Excellent idea — I did it for a month this year. “Dry run” retirement, and did an analysis on the blog. One thing I learned from the dry run is that my social and family life was severely impacted by the frugal lifestyle of $3K per month necessary to make it to age 90. It’s tough to travel on that income to see relatives and only a few people understood and were comfortable with what I was trying to do. The social push back was unexpected and interesting! Also, I used the amazing and free app “RetirementPlan” to help me… Read more »

JoDi
JoDi
5 years ago
Reply to  Lisa

Who makes the retirement app you mentioned? I looked in the Play store and saw a bunch so I want to make sure I download the right one. Thnaks!

Lisa
Lisa
5 years ago
Reply to  JoDi

Hi JoDi, I’m not really sure, there’s nothing on the app that states an owner or certificate, etc. Weird. The name is “Retire Plan” and the visual is a green and light red bar chart (split between green and red), with a while background.

JoDi
JoDi
5 years ago
Reply to  Lisa

Thank you! I found it, but right now, it’s only available for Apple devices. It looks like a great app though!

Bryan@Just One More Year
[email protected] One More Year
5 years ago

It is great reading this very timely post Linda. We are only about a year away from retiring from full time work. 🙂 We have been practicing this concept for a couple years now. About 2 years ago, we budgeted for and have been living off of only my income, using my wife’s income toward our rental property debt snowball. We believe that by March 2016 we will be able to live off only our passive income, no longer needing mine. That will enable us to save both of our incomes towards our travel and bucket list funds. This has… Read more »

Kate @ Cashville Skyline
Kate @ Cashville Skyline
5 years ago

My parents are actually doing a dry run of my father’s retirement right now by just living off one income. He’s planning to retire sooner than my mom, so I think it’s a smart test.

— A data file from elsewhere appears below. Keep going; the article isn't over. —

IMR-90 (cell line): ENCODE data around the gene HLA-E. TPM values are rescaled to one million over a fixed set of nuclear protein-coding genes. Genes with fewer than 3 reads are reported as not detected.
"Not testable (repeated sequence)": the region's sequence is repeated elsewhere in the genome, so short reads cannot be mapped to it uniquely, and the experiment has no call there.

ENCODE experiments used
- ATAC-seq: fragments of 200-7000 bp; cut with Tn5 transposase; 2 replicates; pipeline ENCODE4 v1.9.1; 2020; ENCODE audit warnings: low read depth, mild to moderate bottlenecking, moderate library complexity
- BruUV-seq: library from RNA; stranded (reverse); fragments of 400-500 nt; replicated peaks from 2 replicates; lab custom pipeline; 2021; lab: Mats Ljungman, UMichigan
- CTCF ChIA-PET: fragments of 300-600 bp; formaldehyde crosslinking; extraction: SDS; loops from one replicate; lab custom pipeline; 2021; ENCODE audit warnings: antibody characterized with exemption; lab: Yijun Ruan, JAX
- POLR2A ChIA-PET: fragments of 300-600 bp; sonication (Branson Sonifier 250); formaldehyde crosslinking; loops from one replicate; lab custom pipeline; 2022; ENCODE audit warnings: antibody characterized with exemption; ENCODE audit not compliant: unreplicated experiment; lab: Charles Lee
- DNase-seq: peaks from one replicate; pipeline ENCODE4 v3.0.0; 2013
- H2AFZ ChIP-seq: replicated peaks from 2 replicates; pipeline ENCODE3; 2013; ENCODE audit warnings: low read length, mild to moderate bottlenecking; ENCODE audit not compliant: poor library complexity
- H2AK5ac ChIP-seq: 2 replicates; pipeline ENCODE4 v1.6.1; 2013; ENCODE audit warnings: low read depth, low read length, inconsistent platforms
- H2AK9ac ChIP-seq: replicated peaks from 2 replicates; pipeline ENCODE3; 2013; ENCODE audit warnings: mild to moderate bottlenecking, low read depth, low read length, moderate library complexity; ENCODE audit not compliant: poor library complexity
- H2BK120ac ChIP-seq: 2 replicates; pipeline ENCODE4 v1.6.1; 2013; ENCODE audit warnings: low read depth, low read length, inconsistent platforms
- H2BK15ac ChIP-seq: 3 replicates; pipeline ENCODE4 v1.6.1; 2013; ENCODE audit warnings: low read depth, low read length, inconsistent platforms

Zee Hamdani
Zee Hamdani
5 years ago

Never really thought about retirement in this way. But it totally makes sense. And might actually work for most people especially those who don’t socialize that much and will definitely be spending long stretches of time alone. Practicing retirement will just help them pave out their future and think of how they will spend their time once they retire.

JP
JP
5 years ago

Practicing the change is the most possible form of preparation for the unforeseen that is coming. As the the author mentioned , it’s definitely only and most successful way of self transformation to the retirees. One must start looking into various saving options, healthcare and other financial matters while there is enough time left.

Edward Gate
Edward Gate
5 years ago

Interesting.
For me I make saving for retirement a priority. I devise a plan, stick to it, and set my goals. Well, it’s never too early or too late to start saving :).

Gary @ Super Saving Tips
Gary @ Super Saving Tips
5 years ago

Practicing retirement is a really smart idea. I retired a few years ago and it can be a tough transition in many ways. My wife urged me to create a “retirement plan” of how I would spend my time, and I think if I had practiced this, either by writing down a detailed plan or living it while taking a week off from my regular work, it might have made things smoother.

Lisa @moneylisa
Lisa @moneylisa
5 years ago

Hi Gary, I just checked out your blog, looks like a very interesting read,Especially the tip on pill splitting. BTW, another great resource for ongoing planning is the early retirement forum online. It seems that the planning never stops in this early retirement gig, good thing I learned a lot of project management tricks in my time in the corporate cube.

Alexander @ Cash Flow Diaries
Alexander @ Cash Flow Diaries
5 years ago

I really like the idea of practicing retirement but my only problem is I’m ready to start practicing now! I’m only in my mid thirties so it’s probably still a little early for me.

I do hopefully plan to retire in my mid 40s though if my aggressive investments plan out as anticipated so im thinking it wouldnt be a bad idea to start practicing then.

Cheers to early retirement!!

Laura
Laura
5 years ago

I’m going to practice retiring early next year. For me, “practice retiring” means that I’m going to leave my investment banking partnership and go out on my own selling small businesses. If I do that, I can reduce my work week by about half because I’ll only work with one or two clients at a time. That will free up time for the volunteer activities that I love, and for spending more time with my beautiful granddaughter. At the same time, without having to generate enough revenue to cover the rent and salaries of junior staff, I can earn on… Read more »